Lattice cohomology

Abstract of the introductory talk by Octave Curmi. This talk aims at providing an introduction to some concepts from singularity theory, and in particular singularities of complex surfaces, and their relation to low-dimensional topology. A point of a complex surface is called singular if the surface is not locally smooth at that point, as is the case for example at the intersection of two lines. Given a singularity of complex surface, one can compute a so-called resolution of the singularity, which consists somehow in a desingularization of the surface. Such an objet can be encoded by a graph. It is a classical result in topology of singularities that this graph also encodes a 3-dimensional manifold associated to the singularity, namely its link, which encodes the topological type of the singularity. The graph, in turn, provides a lattice, that is, a free group of rank equal to the number of vertices. I will expose the concepts defined above and explain how one can build so-called weight functions on the underlying vector space, leading to specific cubical complexes. This will be an introduction for Némethi András’s talk, who will explain some of the geometrical and topological meaning of the cohomology of those cubical complexes.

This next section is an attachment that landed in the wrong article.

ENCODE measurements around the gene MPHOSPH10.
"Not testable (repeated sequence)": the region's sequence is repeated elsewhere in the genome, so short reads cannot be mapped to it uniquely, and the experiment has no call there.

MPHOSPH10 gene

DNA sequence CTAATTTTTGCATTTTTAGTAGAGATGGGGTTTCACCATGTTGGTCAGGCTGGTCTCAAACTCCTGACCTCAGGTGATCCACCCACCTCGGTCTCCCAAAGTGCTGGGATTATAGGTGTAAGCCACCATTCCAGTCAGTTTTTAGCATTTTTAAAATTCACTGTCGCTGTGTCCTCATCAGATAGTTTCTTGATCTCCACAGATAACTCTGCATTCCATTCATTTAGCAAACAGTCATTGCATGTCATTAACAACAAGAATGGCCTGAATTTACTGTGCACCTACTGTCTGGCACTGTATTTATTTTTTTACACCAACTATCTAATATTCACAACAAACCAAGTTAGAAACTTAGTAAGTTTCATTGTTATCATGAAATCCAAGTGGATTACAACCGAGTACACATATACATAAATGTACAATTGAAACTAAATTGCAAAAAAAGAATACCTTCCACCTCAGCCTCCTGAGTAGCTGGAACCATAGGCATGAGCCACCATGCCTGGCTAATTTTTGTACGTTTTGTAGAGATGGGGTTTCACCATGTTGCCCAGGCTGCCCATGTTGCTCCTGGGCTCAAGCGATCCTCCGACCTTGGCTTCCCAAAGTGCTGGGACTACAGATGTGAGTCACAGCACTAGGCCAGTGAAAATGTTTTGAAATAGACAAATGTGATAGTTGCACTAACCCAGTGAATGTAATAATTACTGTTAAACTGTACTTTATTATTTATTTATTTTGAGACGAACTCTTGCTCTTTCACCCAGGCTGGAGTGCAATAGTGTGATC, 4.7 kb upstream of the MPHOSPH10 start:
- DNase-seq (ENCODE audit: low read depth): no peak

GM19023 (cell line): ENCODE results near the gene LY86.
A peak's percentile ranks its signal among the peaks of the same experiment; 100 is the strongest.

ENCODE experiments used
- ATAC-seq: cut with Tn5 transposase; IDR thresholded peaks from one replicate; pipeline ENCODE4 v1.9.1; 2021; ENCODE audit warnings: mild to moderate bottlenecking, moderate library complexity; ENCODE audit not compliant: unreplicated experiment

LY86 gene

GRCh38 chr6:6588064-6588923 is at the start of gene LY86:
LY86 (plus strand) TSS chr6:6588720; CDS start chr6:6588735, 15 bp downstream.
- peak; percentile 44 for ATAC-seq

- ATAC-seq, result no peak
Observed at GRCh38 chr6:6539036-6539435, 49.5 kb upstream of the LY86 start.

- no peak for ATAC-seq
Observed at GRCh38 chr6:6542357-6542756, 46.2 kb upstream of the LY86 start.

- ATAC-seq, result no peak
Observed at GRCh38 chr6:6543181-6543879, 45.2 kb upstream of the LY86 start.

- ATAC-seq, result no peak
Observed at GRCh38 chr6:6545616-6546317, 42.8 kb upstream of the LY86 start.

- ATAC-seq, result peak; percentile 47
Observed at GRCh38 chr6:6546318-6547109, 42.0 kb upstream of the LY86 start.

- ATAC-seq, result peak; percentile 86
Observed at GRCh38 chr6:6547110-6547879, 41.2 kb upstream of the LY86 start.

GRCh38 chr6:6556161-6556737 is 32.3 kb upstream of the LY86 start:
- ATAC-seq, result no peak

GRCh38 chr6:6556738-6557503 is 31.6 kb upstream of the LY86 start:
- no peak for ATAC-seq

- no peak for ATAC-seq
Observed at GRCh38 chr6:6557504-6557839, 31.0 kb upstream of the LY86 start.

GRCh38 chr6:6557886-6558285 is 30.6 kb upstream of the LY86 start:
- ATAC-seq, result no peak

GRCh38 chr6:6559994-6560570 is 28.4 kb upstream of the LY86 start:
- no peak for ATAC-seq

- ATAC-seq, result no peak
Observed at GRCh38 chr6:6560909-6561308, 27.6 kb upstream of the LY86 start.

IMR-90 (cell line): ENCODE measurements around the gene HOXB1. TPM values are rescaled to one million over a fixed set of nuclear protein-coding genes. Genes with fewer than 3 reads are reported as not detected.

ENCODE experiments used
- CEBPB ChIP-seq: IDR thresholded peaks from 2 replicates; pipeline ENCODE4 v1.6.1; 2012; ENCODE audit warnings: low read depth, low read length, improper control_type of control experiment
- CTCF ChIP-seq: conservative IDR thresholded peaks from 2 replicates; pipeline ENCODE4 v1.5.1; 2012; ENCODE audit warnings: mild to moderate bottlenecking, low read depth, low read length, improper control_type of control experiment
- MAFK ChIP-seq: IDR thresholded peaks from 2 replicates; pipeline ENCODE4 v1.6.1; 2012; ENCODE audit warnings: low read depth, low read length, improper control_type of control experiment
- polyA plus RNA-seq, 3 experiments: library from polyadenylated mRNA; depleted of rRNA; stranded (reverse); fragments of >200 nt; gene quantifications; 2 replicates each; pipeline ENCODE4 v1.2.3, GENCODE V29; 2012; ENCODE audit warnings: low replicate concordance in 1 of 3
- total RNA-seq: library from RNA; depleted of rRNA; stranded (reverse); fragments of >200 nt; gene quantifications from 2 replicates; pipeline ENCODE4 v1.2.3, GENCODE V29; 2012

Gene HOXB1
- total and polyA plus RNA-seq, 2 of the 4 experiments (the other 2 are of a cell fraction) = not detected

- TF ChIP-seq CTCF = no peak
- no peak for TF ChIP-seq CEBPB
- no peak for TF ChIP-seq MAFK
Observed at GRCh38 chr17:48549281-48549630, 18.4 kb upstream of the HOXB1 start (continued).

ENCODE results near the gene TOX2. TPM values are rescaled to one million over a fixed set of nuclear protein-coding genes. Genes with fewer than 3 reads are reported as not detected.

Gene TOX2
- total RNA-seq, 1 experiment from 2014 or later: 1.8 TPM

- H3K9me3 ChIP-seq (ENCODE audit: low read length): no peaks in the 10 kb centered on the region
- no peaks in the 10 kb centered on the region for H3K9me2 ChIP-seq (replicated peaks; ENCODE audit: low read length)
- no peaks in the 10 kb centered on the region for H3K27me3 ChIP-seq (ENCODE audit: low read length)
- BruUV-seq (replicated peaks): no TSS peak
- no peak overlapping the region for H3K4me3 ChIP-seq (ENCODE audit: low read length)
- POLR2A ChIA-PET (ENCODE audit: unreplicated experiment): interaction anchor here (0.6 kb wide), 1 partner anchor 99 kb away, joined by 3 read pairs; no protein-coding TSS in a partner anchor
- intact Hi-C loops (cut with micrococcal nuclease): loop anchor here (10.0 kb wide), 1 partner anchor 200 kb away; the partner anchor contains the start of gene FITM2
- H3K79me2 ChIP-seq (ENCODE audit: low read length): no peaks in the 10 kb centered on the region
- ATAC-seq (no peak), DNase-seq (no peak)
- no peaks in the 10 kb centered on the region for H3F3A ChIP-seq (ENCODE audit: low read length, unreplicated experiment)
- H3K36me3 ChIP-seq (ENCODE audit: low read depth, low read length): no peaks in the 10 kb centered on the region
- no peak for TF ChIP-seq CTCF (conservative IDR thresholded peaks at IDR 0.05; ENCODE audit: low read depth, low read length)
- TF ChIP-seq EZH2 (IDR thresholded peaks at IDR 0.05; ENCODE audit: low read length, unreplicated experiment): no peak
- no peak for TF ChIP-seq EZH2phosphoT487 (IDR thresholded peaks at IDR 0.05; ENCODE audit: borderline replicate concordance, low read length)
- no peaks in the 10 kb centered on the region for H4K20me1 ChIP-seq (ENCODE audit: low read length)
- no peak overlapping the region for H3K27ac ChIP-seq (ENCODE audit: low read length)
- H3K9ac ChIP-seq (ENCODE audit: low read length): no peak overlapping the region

Abstract of the main lecture by András Némethi. By this talk we wish to focus an a beautiful amalgam of combinatoric, topology and algebraic geometry via a new invariant. The lattice cohomology is a bridge which connects the 3-dimensional topology with the theory of algebraic varieties. The first version (the 3-dimensional topological version) is an invariant of those 3-manifolds which are links of complex surface singularities. This can be compared with Heegaard Floer cohomology of such 3-manifolds. Later the analytic version also was constructed, which is able to code several analytic invariants of the analytic germ as well. This can be related e.g. with certain Hodge theoretical invariants. The definition is based on the mutual position of weighted lattice points in a higher rank lattice.